“Fortune and glory, kid. Fortune and glory.” – Indiana Jones
Location: Hoboken, NJ
Date played: September 27, 2016
Team size: up to 8; we recommend 3-4
Duration: 60 minutes
Price: $29 per ticket
Story & setting
Our team of Indiana Jones-ian archaeologists were exploring an 8,000 year-old pyramid with dark secrets.
The Pyramid, an entirely lockless game, was almost completely handcrafted. The game’s creators built nearly every prop and piece of decor. This included many 3D printed items and a ton of hidden technology.
As a result of the hand construction, this was a room that looked like no other. Not every component was refined or polished, but it was original, unusual, and clearly built with love.
The Pyramid was unapologetically inspired by the Indiana Jones trilogy (and that travesty from 2008 with the same cast and director). From the story to the interactions, The Pyramid was clearly designed to make us feel like Indy and his crew. Consequently, the puzzles were physically interactive and linear.
Additionally, The Pyramid rewarded players with keen observational skills more that most escape rooms do (and that’s saying something). Generally, once we found everything and determined which components went together, deriving the solutions wasn’t too challenging.
The hinting was almost entirely automated. Over the course of a puzzle, hints would automagically trigger based on timing and what we had accomplished. The net effect was that as time wore on, each puzzle became easier. Our team was impressed by this feature, but torn on whether we liked or disliked it.
The unique construction of The Pyramid was an unexpected breath of fresh air from a brand new company.
The level of love, care, and inventiveness was superb.
The lockless design was thematic and surprising.
There were a number of brilliant physically interactive puzzles. In the middle of The Pyramid, there was a run of about five puzzles that truly impressed me . One interaction after another put big smiles on the faces of our entire team.
While the handcrafted and 3D printed construction was a welcome addition to the game, it would have benefited from additional refinement. All of the 3D prints would have been more compelling with some post processing. While the exteriors of major set pieces generally looked good, their interiors would have been improved by the same love and care.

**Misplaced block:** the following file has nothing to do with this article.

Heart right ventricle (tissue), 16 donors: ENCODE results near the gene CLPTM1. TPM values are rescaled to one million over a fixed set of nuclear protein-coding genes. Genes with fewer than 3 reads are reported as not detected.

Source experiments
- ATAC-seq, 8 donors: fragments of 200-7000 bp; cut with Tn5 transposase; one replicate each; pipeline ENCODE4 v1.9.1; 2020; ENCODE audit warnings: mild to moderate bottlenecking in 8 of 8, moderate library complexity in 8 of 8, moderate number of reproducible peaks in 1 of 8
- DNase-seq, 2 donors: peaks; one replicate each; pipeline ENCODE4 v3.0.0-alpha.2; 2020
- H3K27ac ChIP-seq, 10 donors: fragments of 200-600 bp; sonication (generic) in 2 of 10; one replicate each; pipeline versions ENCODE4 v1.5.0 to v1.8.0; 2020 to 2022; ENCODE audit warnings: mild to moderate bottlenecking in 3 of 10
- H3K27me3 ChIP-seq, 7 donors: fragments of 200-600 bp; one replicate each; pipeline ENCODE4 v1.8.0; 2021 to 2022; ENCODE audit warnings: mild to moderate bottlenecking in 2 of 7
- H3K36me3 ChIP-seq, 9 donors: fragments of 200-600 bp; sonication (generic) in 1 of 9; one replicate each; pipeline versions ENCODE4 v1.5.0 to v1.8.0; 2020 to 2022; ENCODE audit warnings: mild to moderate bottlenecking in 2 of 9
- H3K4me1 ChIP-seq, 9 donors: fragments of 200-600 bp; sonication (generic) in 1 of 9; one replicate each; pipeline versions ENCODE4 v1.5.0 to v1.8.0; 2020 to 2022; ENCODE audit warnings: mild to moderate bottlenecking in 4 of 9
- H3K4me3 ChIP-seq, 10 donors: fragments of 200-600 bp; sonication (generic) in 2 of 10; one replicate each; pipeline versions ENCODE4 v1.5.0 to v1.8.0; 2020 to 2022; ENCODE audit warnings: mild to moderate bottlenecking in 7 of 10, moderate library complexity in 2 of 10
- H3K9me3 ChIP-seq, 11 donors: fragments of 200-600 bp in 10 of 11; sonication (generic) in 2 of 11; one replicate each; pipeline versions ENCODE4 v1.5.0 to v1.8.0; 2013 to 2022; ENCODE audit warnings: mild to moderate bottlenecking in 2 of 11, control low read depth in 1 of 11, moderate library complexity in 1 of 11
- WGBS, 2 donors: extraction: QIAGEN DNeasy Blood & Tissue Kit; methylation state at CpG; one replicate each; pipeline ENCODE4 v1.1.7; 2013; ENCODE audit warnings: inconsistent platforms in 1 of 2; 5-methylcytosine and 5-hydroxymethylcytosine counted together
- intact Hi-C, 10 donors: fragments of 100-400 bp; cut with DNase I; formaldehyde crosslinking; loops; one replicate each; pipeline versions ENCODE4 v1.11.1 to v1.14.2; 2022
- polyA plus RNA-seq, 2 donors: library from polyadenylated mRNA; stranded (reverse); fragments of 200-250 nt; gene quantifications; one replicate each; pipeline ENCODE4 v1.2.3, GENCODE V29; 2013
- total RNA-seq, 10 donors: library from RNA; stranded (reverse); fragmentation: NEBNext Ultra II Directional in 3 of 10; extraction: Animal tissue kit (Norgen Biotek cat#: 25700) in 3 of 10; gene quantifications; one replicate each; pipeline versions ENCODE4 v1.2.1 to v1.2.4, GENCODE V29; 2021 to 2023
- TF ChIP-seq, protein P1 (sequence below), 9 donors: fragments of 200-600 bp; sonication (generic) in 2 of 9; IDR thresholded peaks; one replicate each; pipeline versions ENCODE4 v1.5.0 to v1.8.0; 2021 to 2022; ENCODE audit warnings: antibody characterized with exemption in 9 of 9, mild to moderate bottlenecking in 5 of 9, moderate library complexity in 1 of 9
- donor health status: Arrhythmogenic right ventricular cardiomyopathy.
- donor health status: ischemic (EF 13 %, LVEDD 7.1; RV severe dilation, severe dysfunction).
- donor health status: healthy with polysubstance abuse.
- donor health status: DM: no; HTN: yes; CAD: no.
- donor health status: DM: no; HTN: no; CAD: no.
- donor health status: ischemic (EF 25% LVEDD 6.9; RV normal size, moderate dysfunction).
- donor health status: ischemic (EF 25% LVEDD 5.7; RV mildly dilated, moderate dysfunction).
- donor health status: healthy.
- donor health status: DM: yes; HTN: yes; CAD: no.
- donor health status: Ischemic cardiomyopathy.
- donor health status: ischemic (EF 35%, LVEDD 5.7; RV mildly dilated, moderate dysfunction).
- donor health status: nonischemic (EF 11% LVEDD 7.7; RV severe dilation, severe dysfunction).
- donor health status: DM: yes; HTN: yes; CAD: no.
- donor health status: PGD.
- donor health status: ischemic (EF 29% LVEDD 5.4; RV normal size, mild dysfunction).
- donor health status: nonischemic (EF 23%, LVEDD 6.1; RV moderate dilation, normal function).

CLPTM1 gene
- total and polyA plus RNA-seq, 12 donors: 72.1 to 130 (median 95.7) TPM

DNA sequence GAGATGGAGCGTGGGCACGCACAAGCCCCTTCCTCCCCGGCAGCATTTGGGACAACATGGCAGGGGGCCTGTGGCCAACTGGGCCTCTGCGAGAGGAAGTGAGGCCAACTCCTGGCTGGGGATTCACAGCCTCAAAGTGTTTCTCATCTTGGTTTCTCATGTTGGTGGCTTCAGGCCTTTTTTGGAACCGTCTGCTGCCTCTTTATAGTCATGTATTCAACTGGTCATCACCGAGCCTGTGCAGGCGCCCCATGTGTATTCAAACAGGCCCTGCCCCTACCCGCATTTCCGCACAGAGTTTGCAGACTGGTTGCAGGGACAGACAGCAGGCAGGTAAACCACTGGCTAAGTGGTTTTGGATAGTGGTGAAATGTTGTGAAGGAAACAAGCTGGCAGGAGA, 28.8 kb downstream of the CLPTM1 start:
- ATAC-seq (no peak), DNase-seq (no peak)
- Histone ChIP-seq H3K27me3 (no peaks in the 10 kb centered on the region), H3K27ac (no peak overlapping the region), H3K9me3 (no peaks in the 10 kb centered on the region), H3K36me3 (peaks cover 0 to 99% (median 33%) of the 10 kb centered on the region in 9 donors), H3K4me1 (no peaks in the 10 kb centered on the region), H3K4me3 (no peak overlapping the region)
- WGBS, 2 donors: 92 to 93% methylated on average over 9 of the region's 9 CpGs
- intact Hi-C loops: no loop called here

There was a lot of clue doubling. Most puzzles could be solved through different sets of clues. This over-cluing led to either confusion or oversimplification.
Audio cues were critical, but the speaker system didn’t have enough clarity. We occasionally struggled to hear what was going on.
We accidentally circumvented a major late puzzle due to a bug. It was a shame because the puzzle was really cool and I wanted to solve it.
The ending kind of fizzled out, especially in comparison to some of The Pyramid’s best parts.
Should I play Out in 60’s The Pyramid?
The Pyramid was an unusual game in a number of ways. It was completely lockless, automated, and more handmade than most escape rooms. It was also Out in 60’s first game, which makes its achievements all the more impressive.
That said, it had its bumps, some of which came from the simple fact that the design was more complex than the norm. None of these faults came anywhere close to experience breaking, and many of them could be improved through iteration should Out in 60 choose to do so.
Improvements or not, this is one of the more interesting games in New Jersey and I wholeheartedly recommend it. I think that players who have experienced at least one or two games will get more out of it because they will better grasp what makes it special.
Book your hour with Out in 60’s , and tell them that the Room Escape Artist sent you.
Full disclosure: Out in 60 comped our tickets for this game.
Love the idea of the 3D printed elements. It would really speed up development time by allowing you to iterate over puzzle elements more quickly. Gives you a lot of unique options for puzzle design and, assuming you have the printer on site, you can replace parts easily.
Have you seen any other escape rooms trying this out?
Sorry, I just realized that I never replied to this.
I’ve seen some very limited use of 3D printed props on a small scale in other companies. Out in 60 is the only company I’ve seen to date who are using large scale 3D printing in their game construction.